- Support from AT&T, Verizon, and Rahi Systems is a big thumbs up for both Lumina in particular and hardware-agnostic SDN in general.
- The fact that Lumina needs external funding to grow shows that growing organically in the SDN business is still difficult.
At its launch last year as Brocade’s networking business spinoff, Lumina Networks’ value proposition focused on building a service-oriented business, catering open-source, hardware-agnostic SDN solutions to telcos and enterprises. Last week’s announcement of the company’s successful $10 million funding round (of which $8 million was from Verizon Ventures) validates this value proposition and underlines the confidence large telcos like AT&T and Verizon have in the company’s solutions and business model.
Beyond the support for Lumina, the move also shows that large telcos are still fully committed to building an open network ecosystem, capable of supporting multivendor environments where the service providers, rather than vertically integrated vendors, are the ones calling the shots. Investment into Lumina also illustrates how important SDN is for telco’s future plans, such as 5G network deployments and wider deployment of automated infrastructures. To put things into perspective, Lumina is not the only hardware-agnostic SDN startup supported by large U.S. carriers. For example, Verizon is one of the key clients of Sedona Systems, which also builds hardware-agnostic SDN solutions, albeit on a proprietary software foundation.
The fact that Lumina needs funding to grow could be viewed from a positive and negative standpoint. The positive is that the company – which began as a 50-person startup – is not fighting for survival and doesn’t need money merely to pay the bills. As Lumina’s founder and CEO Andrew Coward said, the company’s revenues in its first nine months of operation have doubled compared to the revenues of Brocade’s former SDN business. The announced funding round – which equals initial private investment into Lumina – will support new product development and expansion of Lumina’s business into Europe and Japan.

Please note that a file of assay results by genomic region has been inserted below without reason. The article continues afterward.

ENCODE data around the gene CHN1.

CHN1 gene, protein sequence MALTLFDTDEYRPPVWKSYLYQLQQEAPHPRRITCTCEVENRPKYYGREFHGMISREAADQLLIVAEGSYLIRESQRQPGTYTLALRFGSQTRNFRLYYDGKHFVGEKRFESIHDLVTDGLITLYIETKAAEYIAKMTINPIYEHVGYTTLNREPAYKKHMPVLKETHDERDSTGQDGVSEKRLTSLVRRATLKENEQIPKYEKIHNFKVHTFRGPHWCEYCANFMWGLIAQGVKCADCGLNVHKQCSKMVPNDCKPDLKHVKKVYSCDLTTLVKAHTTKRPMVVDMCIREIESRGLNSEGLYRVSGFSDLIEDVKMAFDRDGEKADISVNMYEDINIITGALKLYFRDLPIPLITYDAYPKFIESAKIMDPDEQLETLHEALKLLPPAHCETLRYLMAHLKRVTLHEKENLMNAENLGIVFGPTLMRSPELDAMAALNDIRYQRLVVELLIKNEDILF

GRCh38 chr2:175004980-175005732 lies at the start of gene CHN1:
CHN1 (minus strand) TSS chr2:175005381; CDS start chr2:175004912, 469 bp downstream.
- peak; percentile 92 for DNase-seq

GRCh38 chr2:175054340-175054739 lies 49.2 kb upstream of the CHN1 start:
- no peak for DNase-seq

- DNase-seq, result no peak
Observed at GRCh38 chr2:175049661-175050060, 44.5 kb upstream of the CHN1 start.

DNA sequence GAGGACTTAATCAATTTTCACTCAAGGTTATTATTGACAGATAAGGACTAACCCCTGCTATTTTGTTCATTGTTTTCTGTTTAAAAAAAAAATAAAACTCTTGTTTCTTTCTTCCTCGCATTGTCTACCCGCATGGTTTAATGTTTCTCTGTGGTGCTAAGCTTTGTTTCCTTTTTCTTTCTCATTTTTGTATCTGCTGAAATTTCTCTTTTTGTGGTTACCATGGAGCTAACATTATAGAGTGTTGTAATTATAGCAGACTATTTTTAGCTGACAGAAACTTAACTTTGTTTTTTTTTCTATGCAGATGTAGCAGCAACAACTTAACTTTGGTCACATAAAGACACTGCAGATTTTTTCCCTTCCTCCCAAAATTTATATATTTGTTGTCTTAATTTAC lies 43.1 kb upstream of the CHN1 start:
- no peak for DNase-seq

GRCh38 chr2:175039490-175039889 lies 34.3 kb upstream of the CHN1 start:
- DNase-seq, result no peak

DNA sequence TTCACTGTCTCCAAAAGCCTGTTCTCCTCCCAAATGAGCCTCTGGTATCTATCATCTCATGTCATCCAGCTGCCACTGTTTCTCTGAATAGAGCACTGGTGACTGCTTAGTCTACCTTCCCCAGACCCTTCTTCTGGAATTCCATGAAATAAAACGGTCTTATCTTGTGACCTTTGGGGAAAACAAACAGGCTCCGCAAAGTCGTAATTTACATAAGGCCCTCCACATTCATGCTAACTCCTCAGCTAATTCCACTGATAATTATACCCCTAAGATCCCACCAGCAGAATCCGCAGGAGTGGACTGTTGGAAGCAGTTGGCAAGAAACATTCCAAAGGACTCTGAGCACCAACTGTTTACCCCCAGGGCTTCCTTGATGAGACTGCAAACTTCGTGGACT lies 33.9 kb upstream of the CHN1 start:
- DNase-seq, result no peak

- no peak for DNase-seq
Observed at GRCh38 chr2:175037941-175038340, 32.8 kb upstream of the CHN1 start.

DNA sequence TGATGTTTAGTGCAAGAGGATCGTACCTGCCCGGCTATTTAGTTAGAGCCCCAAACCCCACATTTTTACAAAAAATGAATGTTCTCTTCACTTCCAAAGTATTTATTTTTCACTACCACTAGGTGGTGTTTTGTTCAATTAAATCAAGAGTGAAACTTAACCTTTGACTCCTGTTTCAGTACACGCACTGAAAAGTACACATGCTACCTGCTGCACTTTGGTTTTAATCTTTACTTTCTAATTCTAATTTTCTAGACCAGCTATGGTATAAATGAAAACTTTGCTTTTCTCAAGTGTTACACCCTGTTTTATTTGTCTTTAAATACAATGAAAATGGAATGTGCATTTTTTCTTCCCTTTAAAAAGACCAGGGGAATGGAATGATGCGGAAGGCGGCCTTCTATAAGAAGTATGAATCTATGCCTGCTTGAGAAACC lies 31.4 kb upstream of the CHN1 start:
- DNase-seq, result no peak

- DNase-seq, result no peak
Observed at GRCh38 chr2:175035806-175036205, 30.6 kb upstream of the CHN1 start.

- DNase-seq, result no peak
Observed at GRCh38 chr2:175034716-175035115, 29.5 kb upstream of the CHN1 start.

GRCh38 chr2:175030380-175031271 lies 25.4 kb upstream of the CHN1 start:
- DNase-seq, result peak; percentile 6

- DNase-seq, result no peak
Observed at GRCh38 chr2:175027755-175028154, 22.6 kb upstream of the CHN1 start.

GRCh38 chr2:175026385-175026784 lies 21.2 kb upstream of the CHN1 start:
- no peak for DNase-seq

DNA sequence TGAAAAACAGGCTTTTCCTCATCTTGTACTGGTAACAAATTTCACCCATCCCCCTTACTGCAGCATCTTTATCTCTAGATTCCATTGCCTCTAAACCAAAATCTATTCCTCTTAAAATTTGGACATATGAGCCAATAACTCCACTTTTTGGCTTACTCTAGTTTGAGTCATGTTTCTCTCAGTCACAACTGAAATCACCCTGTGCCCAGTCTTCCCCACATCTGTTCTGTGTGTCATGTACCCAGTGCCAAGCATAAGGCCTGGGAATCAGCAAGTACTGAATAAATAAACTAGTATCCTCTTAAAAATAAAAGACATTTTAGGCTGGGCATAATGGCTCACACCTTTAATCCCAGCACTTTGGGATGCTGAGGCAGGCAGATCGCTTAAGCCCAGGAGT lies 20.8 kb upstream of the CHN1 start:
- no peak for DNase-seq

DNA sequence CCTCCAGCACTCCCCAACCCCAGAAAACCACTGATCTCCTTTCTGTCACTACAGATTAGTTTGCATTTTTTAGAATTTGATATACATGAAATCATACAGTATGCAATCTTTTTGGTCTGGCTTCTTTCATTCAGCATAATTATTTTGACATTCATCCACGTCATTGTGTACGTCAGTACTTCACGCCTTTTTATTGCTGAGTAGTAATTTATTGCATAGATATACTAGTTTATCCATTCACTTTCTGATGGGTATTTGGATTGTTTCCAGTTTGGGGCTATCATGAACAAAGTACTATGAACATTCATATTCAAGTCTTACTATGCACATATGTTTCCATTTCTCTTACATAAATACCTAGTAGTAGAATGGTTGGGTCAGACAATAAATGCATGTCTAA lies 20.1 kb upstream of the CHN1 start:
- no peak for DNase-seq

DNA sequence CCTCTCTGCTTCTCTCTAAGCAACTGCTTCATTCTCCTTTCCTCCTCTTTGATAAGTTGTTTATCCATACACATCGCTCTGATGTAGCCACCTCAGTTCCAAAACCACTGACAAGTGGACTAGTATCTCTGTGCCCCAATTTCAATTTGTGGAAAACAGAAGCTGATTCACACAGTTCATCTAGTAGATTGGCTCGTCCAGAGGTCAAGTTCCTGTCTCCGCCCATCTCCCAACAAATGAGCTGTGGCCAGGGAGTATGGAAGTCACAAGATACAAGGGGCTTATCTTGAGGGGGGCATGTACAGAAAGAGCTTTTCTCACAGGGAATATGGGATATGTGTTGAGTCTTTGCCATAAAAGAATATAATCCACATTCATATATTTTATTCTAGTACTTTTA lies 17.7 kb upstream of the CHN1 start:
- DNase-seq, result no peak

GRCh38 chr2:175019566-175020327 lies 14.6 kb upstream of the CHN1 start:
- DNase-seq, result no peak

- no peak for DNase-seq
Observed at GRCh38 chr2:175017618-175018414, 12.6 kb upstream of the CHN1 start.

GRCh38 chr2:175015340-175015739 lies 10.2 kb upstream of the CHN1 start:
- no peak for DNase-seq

The negative side of the situation is that Lumina’s revenue growth is not enough for the company to scale its business organically. The fact that Lumina needs further funding even though its products are seeing increased adoption illustrates well the state of SDN in the telco infrastructure ecosystem. The market is crowded, with relatively low entry barriers. A whole host of players – vertically integrated vendors, software vendors, hardware niche players, ICT vendors, and startups – are jockeying for position in the SDN marketplace. Finally, SDN is widely seen as a foundation for automation and service orchestration solutions, which leads to vendors bundling SDN with these capabilities. The cutthroat competition will continue, however, because SDN provides the requisite foundation for agile and automated network operational models.